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We're Moving!

This repository is an archived snapshot of the pre-1.0 HASP project.

Click here to head to the new home for HASPone!

Below you'll find saved information about previous versions of HASP.


Home Assistant integration

Configuring Home Assistant for the HASP requires making some basic changes to your configuration and downloading the packages to your installation. [Continue below]((#standard-home-assistant-installation) for a standard Home Assistant installation in a container (HassOS, HassIO, Docker, etc).

The procedure will be a little different if you're running Home Assistant Core (venv, hassbian, or similar), so skip to that section.

Finally, if you'd rather make all the changes yourself, jump to the Manual Home Assistant installation section.

Standard Home Assistant installation

Before deploying your first HASP device, you'll need to install and configure the Mosquitto broker and Terminal & SSH add-ons from the default repository. Be sure to follow the configuration instructions provided for both add-ons.

The mosquitto broker package requires a username and password. Be sure to configure the "MQTT User" and "MQTT Password" on the HASP with a valid user from your Home Assistant configuration, and set the broker to the IP address of your Hass.io installation. You will also need to setup the MQTT Integration (Configuration > Integrations > MQTT > CONFIGURE) and check the box Enable discovery.

Once those are installed, configured, and started, you can open the Terminal and execute the following command:

bash <(wget -qO- -o /dev/null https://raw.githubusercontent.com/aderusha/HASwitchPlate/master/Home_Assistant/deployhasp.sh)

You will be prompted for a device name and the script will do the rest. Once it completes, the script will display a Lovelace configuration which you can paste into your existing Home Assistant UI through the Lovelace editor.

To apply your changes, restart Home Assistant (Configuration > Server Controls > Server management > RESTART) and then continue to the First time setup section below to initialize your environment.

Check out this video for the complete process of starting up a new Hass.io installation, configuring the required add-ons, and setting up your first HASP device.


Home Assistant Core installation

Before deploying your first HASP device, you'll need to install and configure an MQTT broker for Home Assistant.

You'll need to ssh to your Home Assistant installation as a user who has access to write to your home assistant installation. For most installations, this will be the user homeassistant.

sudo su -s /bin/bash homeassistant
cd ~/.homeassistant
bash <(wget -qO- -o /dev/null https://raw.githubusercontent.com/aderusha/HASwitchPlate/master/Home_Assistant/deployhasp.sh)

You will be prompted for a device name and the script will do the rest. Once it completes, restart your Home Assistant service to apply changes and then continue to the First time setup section below to initialize your environment.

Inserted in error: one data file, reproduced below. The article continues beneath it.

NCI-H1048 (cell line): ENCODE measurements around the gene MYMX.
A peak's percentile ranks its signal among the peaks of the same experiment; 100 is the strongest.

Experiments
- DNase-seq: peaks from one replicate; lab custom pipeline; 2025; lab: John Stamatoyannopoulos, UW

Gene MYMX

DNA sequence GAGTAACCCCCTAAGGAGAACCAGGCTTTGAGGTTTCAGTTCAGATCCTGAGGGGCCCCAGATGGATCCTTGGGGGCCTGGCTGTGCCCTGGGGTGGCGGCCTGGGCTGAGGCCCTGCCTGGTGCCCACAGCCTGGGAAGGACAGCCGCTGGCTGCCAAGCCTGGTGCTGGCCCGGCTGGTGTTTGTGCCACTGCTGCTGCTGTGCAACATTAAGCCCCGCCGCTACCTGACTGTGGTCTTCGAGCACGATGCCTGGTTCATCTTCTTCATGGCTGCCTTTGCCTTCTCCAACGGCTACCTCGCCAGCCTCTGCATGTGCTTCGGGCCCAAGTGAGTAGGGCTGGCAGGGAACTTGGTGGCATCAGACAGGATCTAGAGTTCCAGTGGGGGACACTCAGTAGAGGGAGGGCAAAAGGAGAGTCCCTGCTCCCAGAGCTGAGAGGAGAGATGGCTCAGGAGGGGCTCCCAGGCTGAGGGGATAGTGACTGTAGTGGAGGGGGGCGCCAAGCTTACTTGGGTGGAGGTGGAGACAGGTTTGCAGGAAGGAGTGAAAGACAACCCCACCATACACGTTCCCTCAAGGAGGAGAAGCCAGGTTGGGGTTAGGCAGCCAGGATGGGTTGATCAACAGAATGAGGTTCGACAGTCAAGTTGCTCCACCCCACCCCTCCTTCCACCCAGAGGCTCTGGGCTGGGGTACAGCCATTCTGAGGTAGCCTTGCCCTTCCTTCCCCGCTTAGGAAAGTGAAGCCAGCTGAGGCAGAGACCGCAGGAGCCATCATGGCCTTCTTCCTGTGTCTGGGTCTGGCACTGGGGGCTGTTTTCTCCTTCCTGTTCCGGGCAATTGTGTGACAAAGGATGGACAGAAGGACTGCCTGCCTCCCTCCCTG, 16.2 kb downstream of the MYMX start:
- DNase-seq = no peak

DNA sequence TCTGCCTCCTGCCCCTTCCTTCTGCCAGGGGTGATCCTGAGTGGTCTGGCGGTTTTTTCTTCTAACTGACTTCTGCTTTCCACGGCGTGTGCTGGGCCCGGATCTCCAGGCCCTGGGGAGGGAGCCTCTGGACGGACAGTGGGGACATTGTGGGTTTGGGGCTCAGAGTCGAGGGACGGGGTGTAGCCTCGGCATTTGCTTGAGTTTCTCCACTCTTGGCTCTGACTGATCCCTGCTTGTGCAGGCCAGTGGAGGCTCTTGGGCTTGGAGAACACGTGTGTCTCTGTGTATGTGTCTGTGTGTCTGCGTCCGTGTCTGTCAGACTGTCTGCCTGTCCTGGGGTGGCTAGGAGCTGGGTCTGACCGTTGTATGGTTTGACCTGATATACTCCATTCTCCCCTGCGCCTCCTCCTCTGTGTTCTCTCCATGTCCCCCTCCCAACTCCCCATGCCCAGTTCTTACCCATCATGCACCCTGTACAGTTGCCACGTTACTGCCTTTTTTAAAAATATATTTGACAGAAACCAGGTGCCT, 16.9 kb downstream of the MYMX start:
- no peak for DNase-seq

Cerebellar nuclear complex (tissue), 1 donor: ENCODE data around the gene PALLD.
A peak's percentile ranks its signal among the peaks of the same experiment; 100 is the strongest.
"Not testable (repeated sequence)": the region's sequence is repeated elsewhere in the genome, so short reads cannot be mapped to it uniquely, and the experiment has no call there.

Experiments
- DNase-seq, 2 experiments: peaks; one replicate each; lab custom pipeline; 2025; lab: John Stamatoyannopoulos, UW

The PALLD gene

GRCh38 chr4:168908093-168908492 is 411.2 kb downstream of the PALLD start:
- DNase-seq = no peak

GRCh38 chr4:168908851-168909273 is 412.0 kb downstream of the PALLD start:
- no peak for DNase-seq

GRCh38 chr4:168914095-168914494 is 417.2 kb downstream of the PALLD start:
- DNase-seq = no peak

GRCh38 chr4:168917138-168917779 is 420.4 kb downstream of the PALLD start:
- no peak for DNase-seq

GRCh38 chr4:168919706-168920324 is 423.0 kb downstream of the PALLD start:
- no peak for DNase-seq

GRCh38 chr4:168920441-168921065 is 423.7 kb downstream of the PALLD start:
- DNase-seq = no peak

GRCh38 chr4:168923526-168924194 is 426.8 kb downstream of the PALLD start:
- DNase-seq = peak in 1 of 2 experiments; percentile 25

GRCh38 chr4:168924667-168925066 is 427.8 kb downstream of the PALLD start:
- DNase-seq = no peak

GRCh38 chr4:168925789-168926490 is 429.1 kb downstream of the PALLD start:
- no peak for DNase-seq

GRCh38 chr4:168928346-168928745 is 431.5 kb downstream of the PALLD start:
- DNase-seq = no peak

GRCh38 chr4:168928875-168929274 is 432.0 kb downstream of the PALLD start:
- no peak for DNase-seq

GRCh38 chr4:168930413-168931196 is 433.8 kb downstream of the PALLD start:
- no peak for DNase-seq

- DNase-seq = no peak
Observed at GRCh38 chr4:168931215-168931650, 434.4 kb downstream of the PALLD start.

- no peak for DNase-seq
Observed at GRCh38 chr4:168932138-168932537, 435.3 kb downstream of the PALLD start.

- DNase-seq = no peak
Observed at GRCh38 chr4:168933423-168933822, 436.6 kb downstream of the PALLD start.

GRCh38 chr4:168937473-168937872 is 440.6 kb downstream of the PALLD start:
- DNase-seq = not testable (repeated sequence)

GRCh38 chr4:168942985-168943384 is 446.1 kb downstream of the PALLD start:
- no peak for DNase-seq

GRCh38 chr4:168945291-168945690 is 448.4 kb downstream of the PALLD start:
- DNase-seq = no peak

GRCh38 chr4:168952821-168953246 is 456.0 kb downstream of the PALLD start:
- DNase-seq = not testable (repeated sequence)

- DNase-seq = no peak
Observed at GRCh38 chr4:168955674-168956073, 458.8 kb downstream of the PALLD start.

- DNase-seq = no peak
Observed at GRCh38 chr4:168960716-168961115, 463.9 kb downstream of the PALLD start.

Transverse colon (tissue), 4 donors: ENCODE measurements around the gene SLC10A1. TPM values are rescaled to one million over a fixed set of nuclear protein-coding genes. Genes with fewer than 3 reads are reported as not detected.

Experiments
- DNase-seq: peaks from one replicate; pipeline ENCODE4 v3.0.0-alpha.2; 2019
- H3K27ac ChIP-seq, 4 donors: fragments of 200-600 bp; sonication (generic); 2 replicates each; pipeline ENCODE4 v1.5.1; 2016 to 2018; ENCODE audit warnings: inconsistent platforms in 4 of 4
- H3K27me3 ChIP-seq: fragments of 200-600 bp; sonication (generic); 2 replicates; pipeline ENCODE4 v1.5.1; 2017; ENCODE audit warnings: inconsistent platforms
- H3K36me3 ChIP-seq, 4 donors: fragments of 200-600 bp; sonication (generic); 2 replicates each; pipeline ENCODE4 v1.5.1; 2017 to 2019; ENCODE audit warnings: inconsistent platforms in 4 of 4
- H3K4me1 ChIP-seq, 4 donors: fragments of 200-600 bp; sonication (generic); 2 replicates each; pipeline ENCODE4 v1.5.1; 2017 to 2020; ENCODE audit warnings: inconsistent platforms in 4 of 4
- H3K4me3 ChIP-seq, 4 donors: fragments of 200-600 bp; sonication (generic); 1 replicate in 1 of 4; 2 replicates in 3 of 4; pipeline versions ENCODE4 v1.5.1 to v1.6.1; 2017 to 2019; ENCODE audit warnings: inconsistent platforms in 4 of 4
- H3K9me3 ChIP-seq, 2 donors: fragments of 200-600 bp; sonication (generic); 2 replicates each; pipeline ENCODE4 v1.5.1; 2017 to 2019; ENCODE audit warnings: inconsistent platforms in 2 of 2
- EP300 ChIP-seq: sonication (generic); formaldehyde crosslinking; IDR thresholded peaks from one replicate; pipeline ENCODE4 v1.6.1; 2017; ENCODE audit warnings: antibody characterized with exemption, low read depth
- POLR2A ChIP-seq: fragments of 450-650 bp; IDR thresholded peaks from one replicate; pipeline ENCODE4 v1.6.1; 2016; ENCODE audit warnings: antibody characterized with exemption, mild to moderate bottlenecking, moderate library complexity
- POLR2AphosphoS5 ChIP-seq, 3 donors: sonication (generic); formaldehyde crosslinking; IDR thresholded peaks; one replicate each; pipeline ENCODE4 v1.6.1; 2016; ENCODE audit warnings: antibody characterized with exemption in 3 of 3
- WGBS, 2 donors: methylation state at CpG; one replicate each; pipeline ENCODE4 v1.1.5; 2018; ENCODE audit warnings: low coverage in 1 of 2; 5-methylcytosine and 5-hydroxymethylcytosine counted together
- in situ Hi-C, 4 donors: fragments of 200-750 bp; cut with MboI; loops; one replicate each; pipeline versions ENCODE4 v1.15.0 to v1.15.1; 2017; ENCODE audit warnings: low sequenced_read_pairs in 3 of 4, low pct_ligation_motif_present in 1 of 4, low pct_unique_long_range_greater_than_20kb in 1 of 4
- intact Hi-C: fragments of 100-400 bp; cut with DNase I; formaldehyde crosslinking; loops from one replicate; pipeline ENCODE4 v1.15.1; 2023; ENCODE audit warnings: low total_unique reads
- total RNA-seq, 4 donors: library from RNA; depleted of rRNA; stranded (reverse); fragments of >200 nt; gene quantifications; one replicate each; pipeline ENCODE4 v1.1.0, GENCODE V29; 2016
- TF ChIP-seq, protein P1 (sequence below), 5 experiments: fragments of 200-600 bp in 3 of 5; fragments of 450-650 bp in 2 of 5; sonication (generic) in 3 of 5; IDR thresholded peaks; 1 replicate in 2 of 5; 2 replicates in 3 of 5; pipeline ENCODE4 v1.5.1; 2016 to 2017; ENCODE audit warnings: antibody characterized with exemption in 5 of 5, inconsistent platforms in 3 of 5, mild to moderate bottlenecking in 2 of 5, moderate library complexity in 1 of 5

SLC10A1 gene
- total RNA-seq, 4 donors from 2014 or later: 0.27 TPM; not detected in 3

Manual Home Assistant installation

configuration.yaml changes

To deploy your first HASP device into Home Assistant a couple simple changes will need to be made to your configuration.yaml. See the documentation here for the general process of editing that file. These changes only need to be made once, if you are adding additional HASP devices to an existing installation you can skip directly to the deployhasp.sh section below.

Packages

The configuration and automation files for the HASP are bundled as Home Assistant Packages. Enable packages under the homeassistant section at the top of your configuration.yaml by adding the following line:

homeassistant:
  packages: !include_dir_named packages

MQTT

This project relies on communication with an MQTT broker. You will need to enable Home Assistant MQTT support by following that guide.

Recorder

The Home Assistant Recorder component is required to allow Home Assistant to save configuration and state of some HASP controls across reboots. You will can enable Home Assistant Recorder by adding the following line to your configuration.yaml:

# Example configuration.yaml entry
recorder:

deployhasp.sh

Now you'll need to copy over the packages directory and modify it for your new device. The folder name, file names, and the contents of the .yaml files will all need to have plate01 replaced with your new device name.

The deployhasp.sh script will automate this task and can be executed with the following commands:

sudo su -s /bin/bash homeassistant
cd ~/.homeassistant
bash <(wget -qO- -o /dev/null https://raw.githubusercontent.com/aderusha/HASwitchPlate/master/Home_Assistant/deployhasp.sh)

Finally, you'll need to restart Home Assistant to apply your changes then continue to the First time setup section below to initialize your environment.


First time setup

Lovelace configuration

Lovelace doesn't support automation of the UI so a few manual steps need to happen next

Upon startup the default HMI display file contains empty buttons with no text. Launch the Home Assistant web UI and look for a new tab with your chosen device name. Select that tab and look for the automation titled hasp_<your_device_name>_00_FirstTimeSetup. Select that automation and click "TRIGGER" to apply the basic configuration to your new device.

Home_Assistant_FirstTimeSetup